The service will ensure the health and community care needs of Bracknell-Forest people with a learning disability and their carers are met within allocated resources. This involves providing advice, assessing need, providing specialist health assessment and therapeutic intervention, helping a person purchase appropriate services and support with their personal budget establishing and reviewing care plans in a person centred way.
Staff within the team are either employed directly by Bracknell Forest Borough Council or Berkshire Healthcare NHS Foundation Trust.
The Community Team for People with Learning Disability (CTPLD) is managed by the Joint Team Manager who is line managed by the Head of Service who is jointly funded by Bracknell-Forest Social Services and Berkshire Healthcare NHS Foundation Trust.
CTPLD, as well as universal services who are equipped to make reasonable adjustments, are able to signpost people to other types of support within the community. There are also social groups, voluntary and community Sector organisations including access to advocacy, mentoring schemes and many other ways for adults with learning disabilities to access support and services.
The Bracknell Forest Joint Commissioning Strategy for People with Learning Disabilities has now been published. The strategy covers what is going well and things that need be improved. Key points include:
- People want their support and services to continue
- Having even more flexible support including weekends, evenings and during holiday times was important to people with learning disabilities and their carers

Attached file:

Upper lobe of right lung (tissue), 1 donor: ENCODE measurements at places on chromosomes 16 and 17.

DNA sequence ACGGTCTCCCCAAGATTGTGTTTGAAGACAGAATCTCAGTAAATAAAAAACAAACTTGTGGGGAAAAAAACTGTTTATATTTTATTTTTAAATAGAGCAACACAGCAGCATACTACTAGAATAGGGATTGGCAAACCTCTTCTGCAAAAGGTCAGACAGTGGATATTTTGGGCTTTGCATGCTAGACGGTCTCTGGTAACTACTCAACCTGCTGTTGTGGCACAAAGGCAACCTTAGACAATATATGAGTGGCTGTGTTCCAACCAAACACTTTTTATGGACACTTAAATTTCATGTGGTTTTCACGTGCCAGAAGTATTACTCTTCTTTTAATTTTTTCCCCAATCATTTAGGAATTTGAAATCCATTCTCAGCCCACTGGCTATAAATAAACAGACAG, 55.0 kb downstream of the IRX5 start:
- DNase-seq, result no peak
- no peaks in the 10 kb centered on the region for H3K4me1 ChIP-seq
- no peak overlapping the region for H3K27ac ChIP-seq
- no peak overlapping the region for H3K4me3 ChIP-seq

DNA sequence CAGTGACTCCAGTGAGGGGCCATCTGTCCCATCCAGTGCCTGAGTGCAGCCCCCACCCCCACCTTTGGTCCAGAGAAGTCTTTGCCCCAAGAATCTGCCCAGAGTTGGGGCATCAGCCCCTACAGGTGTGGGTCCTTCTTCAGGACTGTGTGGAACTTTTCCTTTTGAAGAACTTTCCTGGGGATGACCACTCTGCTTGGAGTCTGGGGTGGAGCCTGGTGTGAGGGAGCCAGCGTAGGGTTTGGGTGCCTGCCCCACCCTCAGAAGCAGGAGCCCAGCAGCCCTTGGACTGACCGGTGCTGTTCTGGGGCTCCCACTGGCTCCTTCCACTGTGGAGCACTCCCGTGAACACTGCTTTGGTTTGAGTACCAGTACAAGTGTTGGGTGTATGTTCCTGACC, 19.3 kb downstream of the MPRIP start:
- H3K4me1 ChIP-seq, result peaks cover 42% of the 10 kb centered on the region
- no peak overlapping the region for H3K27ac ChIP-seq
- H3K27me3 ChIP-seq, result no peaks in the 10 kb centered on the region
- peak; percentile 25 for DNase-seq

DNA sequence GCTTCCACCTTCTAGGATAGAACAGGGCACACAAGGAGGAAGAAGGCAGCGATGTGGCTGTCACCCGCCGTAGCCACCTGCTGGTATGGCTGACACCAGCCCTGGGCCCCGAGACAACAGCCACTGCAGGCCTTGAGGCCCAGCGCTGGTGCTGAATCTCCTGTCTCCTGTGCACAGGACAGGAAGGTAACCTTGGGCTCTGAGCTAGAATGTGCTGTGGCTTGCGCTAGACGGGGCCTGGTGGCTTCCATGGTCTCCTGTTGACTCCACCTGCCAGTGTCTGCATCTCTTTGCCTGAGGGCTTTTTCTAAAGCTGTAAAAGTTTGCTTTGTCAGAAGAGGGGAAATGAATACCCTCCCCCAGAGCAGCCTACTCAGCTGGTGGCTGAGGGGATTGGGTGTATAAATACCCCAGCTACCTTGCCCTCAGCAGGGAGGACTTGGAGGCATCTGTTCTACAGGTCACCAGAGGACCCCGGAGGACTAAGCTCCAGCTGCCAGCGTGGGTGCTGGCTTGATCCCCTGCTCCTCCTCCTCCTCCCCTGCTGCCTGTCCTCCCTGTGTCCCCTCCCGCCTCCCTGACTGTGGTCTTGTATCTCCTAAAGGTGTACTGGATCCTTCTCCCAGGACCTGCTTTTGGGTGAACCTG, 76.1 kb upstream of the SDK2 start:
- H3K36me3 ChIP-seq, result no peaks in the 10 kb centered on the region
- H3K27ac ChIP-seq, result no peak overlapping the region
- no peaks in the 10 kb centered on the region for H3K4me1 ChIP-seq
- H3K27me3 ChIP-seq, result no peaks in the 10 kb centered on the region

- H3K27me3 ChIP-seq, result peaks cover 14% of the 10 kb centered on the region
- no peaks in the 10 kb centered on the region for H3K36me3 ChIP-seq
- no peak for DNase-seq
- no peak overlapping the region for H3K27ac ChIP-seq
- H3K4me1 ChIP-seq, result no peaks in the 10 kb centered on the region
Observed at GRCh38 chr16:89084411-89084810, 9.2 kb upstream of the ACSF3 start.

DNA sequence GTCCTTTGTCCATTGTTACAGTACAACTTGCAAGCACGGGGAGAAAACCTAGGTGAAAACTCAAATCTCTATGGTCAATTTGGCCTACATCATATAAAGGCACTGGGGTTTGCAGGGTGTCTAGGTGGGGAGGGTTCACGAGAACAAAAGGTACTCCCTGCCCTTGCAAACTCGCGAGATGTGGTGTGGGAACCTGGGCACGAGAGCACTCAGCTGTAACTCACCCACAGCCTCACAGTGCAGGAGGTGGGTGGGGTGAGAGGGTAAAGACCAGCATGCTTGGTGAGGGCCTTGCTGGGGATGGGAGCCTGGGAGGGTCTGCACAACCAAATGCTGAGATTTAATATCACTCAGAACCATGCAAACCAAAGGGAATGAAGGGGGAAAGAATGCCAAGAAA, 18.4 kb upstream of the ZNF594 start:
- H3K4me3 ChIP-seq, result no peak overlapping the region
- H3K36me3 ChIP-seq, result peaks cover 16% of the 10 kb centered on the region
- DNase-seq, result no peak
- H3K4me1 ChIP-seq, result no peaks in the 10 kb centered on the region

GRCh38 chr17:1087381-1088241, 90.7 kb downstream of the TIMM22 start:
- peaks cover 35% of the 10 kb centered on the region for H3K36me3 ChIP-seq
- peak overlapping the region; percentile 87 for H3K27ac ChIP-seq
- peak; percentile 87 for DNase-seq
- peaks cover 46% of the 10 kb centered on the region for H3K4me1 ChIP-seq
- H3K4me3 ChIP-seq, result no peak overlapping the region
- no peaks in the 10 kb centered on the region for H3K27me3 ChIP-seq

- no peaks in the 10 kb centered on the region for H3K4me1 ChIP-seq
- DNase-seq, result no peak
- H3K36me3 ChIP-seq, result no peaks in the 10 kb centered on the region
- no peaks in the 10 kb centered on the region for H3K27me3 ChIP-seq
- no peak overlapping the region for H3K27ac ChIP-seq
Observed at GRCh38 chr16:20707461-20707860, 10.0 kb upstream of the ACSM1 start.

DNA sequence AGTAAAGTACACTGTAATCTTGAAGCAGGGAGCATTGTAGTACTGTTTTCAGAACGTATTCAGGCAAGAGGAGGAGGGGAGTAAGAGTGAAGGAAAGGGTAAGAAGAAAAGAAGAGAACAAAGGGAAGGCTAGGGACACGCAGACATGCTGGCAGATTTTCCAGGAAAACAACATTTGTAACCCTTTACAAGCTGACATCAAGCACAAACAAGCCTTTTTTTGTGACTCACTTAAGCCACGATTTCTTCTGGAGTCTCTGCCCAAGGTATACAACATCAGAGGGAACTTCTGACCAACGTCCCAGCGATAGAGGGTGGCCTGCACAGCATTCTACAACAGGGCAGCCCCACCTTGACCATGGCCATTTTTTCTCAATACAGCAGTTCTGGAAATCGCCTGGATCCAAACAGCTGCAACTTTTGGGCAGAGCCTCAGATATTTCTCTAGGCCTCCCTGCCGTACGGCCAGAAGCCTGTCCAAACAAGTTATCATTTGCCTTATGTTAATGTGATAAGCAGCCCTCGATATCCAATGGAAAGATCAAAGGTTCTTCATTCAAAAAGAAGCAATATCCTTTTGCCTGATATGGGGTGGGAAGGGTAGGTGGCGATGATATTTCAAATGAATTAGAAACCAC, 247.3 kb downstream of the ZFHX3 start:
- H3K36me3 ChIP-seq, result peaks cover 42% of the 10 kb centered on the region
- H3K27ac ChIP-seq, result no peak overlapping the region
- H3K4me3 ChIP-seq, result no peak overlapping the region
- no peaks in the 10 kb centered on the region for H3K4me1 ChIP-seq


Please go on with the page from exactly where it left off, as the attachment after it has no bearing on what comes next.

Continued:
- Finding affordable and suitable accommodation – people feel limited by where houses are available and proximity to local community services
- Economic well being – one of the biggest barriers to this is finding paid employment. People were positive about the work of Breakthrough (employment support services) but were concerned about job availability. People also wanted more control over their money. Finally many people made comments on the affordability of activities.
- Enabling people with complex needs (for example people with communication difficulties, challenging behaviour and physical disabilities to have more choice and control). This included developing the competencies of people supporting individuals with such needs as well working with local services to better respond.
- Ensuring young people approaching adulthood are supported to make their own choices in planning and developing their future. The need for this has been identified previously and the Approaching Adulthood Strategy 2013- 2018 is currently being implemented.
- People who have experienced bullying are mainly being bullied by children and young people.